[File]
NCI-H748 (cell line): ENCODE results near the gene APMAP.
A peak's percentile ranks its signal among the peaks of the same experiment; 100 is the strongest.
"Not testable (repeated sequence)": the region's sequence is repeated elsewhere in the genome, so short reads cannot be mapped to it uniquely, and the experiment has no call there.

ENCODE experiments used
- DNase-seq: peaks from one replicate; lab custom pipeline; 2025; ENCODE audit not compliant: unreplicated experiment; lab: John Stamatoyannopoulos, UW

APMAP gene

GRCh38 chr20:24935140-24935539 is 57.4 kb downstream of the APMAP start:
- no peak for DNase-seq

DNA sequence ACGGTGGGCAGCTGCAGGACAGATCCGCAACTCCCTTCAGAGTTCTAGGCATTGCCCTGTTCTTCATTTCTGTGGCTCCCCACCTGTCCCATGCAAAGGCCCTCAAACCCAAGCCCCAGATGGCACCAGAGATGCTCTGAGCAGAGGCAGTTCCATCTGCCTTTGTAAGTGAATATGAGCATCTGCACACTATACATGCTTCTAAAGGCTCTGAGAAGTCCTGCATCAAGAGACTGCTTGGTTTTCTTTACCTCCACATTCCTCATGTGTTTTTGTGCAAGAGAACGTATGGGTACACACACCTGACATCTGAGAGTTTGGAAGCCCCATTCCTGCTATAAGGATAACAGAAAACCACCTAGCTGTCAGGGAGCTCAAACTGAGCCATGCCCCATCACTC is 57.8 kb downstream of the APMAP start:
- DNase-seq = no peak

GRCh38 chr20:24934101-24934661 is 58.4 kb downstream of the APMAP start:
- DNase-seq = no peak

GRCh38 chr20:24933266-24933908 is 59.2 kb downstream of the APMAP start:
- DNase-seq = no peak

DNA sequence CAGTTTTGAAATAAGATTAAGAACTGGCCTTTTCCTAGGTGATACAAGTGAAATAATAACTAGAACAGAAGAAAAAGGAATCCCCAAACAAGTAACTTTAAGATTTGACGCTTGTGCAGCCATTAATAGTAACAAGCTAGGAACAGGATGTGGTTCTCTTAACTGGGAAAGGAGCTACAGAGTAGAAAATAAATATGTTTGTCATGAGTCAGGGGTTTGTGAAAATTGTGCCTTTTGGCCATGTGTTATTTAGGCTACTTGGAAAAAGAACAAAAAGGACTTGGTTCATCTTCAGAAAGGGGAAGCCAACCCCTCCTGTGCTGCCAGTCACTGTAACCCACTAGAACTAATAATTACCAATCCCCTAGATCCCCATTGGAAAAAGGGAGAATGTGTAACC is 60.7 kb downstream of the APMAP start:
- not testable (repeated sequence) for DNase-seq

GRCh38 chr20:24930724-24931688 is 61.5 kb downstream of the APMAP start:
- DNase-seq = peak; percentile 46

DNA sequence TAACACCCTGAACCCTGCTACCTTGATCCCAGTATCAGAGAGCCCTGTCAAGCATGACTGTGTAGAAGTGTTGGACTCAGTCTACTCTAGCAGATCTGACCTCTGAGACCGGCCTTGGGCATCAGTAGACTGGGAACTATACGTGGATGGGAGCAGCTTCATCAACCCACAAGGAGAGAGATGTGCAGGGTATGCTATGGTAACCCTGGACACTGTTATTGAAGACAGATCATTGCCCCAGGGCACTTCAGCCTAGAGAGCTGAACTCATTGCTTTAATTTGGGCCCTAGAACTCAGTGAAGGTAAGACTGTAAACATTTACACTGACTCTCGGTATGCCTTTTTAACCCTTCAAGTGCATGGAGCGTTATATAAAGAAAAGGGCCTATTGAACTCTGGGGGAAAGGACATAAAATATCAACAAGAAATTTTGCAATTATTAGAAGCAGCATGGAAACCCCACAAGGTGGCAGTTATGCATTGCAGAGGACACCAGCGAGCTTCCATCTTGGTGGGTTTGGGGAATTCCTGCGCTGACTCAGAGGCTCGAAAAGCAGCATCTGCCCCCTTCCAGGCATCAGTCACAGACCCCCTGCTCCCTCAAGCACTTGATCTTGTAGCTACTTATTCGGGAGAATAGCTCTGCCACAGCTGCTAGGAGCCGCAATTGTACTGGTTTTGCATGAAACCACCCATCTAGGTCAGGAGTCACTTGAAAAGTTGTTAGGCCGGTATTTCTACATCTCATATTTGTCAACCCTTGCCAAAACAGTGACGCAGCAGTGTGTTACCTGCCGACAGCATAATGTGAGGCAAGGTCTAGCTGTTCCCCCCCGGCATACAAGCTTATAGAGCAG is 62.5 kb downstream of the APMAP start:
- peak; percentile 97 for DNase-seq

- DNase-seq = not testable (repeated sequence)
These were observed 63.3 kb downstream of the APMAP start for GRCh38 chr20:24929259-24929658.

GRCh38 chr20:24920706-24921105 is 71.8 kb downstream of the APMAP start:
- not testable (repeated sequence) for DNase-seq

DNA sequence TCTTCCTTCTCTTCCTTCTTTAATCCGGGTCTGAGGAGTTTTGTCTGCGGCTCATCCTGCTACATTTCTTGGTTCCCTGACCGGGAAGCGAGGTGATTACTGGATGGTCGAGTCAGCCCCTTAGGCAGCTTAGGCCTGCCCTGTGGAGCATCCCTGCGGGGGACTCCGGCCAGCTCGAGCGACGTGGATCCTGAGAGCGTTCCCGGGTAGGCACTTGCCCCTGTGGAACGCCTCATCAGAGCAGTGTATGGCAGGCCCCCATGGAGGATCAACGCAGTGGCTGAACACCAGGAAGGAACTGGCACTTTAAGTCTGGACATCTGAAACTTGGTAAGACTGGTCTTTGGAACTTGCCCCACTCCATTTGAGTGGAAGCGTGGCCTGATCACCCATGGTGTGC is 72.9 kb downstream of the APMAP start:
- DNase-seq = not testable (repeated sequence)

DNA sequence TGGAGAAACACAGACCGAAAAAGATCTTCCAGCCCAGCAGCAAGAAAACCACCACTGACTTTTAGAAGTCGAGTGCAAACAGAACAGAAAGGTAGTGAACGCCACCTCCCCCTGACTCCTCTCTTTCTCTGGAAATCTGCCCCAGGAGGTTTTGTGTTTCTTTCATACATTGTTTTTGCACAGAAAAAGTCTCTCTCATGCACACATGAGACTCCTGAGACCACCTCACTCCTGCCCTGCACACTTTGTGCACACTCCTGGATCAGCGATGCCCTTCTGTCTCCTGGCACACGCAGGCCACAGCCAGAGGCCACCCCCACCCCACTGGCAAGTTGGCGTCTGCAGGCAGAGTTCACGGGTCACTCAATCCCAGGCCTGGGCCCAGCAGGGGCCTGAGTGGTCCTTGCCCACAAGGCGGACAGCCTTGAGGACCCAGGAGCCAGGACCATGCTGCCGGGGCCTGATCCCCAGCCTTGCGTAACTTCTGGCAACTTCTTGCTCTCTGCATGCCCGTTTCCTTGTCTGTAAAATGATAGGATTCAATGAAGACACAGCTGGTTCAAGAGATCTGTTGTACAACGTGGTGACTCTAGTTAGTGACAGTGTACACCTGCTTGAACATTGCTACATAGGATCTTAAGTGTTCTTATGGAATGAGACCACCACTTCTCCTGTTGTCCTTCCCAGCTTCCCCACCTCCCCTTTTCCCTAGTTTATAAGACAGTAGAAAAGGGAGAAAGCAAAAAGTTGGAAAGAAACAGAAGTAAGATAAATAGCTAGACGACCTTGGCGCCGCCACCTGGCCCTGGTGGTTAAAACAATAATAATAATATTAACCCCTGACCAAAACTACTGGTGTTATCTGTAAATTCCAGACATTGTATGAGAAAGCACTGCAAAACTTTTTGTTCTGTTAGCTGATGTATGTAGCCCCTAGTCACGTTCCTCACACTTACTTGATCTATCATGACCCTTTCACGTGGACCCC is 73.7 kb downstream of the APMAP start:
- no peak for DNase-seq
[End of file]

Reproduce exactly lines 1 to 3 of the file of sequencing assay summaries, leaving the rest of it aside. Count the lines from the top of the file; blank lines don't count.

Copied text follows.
NCI-H748 (cell line): ENCODE results near the gene APMAP.
A peak's percentile ranks its signal among the peaks of the same experiment; 100 is the strongest.
"Not testable (repeated sequence)": the region's sequence is repeated elsewhere in the genome, so short reads cannot be mapped to it uniquely, and the experiment has no call there.